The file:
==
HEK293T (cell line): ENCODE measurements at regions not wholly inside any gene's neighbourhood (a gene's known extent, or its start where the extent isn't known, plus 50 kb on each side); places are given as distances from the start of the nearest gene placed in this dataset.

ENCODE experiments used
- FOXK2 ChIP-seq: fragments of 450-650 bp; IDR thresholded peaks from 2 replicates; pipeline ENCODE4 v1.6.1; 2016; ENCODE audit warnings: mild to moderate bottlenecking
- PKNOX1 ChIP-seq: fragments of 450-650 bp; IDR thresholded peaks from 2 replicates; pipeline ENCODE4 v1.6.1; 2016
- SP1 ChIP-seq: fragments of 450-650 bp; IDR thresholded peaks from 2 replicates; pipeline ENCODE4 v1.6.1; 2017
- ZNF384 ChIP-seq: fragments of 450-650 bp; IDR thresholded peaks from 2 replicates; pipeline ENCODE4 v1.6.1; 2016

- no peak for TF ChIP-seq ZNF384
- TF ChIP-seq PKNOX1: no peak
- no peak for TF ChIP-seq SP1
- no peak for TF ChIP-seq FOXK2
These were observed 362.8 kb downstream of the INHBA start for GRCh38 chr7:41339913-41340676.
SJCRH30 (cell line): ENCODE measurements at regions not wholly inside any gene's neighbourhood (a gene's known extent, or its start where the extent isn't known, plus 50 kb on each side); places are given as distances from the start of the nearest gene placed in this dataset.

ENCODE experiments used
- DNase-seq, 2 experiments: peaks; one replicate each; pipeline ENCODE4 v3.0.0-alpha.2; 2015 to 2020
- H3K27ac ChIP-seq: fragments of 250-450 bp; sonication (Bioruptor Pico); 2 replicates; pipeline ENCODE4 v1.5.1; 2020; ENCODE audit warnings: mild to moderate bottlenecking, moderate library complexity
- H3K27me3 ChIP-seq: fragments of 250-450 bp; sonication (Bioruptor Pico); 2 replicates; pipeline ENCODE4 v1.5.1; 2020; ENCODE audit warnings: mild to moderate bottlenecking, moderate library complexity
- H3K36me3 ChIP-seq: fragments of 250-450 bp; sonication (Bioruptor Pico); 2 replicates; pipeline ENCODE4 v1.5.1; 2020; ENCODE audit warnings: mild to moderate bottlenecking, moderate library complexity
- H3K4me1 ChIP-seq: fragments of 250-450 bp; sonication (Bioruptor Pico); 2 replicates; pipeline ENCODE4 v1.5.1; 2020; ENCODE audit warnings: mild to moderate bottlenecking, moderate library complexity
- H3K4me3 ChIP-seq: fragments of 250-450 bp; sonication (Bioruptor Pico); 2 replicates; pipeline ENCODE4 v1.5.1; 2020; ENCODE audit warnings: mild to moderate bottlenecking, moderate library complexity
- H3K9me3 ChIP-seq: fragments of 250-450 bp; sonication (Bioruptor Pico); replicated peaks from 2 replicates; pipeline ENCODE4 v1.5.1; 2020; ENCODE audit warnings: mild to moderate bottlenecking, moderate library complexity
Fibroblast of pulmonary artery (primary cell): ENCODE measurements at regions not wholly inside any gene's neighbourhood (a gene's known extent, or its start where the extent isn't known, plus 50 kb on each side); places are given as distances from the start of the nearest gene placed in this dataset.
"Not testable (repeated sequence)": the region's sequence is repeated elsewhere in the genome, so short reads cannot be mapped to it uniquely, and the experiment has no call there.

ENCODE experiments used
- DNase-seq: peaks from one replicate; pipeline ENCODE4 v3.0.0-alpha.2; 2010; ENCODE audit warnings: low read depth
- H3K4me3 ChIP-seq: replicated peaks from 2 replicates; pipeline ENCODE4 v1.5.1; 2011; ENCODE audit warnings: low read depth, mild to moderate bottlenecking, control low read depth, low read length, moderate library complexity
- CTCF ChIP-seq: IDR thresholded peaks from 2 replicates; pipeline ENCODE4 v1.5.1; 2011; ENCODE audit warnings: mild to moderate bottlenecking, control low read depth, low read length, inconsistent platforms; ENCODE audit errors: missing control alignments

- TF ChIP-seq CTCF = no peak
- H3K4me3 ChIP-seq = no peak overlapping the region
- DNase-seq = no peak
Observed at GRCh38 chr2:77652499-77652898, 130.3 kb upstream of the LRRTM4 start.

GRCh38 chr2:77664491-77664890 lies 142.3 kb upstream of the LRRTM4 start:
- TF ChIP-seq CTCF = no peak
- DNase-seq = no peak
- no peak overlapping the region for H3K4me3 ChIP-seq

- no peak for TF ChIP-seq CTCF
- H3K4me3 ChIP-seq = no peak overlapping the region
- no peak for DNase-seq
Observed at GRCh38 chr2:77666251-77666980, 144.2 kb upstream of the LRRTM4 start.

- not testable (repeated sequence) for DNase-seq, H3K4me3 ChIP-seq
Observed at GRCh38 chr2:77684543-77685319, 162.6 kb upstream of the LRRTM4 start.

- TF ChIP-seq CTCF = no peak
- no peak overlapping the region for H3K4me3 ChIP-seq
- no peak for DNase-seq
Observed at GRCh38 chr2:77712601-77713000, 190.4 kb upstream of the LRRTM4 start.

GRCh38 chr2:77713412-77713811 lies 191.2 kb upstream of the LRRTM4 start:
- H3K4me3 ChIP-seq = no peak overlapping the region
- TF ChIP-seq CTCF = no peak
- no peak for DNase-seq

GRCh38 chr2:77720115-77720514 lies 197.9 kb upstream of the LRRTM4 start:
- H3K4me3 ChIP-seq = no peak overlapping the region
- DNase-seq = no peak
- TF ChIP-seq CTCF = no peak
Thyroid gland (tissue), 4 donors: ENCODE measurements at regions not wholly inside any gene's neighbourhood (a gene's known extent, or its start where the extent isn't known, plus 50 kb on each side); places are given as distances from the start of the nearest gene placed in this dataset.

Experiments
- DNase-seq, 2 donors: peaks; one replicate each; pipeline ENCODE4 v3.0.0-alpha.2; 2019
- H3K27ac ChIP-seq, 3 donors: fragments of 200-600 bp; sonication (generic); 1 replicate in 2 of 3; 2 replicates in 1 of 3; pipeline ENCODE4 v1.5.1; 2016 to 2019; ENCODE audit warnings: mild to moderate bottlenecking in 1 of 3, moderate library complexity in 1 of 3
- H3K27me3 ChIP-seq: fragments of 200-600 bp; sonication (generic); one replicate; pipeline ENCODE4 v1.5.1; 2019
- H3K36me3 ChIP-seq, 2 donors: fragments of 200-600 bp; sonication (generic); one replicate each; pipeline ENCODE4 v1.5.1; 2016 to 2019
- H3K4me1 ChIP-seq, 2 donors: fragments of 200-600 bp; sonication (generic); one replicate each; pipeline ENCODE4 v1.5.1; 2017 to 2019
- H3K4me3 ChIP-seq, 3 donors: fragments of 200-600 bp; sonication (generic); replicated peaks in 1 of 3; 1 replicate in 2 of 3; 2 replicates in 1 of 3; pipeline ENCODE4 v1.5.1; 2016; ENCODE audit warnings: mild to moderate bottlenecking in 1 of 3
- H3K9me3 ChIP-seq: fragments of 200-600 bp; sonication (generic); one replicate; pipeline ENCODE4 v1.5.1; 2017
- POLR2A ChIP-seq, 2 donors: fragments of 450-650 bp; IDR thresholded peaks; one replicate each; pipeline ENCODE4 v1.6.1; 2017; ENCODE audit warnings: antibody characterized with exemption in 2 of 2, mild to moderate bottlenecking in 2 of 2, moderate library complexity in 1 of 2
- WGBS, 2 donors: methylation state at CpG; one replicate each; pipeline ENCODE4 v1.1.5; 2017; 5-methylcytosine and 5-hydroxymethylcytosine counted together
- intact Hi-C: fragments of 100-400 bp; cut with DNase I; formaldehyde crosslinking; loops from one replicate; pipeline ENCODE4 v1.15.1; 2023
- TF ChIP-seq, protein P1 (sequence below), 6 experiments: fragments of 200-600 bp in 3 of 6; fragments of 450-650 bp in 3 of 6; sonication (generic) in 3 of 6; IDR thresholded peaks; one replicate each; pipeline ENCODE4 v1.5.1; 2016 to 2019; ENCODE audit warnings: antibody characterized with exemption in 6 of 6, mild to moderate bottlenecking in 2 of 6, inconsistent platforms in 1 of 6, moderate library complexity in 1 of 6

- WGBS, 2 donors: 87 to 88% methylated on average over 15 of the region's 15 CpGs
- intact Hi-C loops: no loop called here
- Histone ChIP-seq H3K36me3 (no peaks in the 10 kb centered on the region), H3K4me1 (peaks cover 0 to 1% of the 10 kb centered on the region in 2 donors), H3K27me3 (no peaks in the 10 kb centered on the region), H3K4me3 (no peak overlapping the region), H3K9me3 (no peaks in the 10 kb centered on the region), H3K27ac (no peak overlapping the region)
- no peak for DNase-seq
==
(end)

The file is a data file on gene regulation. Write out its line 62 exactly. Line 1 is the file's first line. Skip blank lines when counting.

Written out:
- POLR2A ChIP-seq, 2 donors: fragments of 450-650 bp; IDR thresholded peaks; one replicate each; pipeline ENCODE4 v1.6.1; 2017; ENCODE audit warnings: antibody characterized with exemption in 2 of 2, mild to moderate bottlenecking in 2 of 2, moderate library complexity in 1 of 2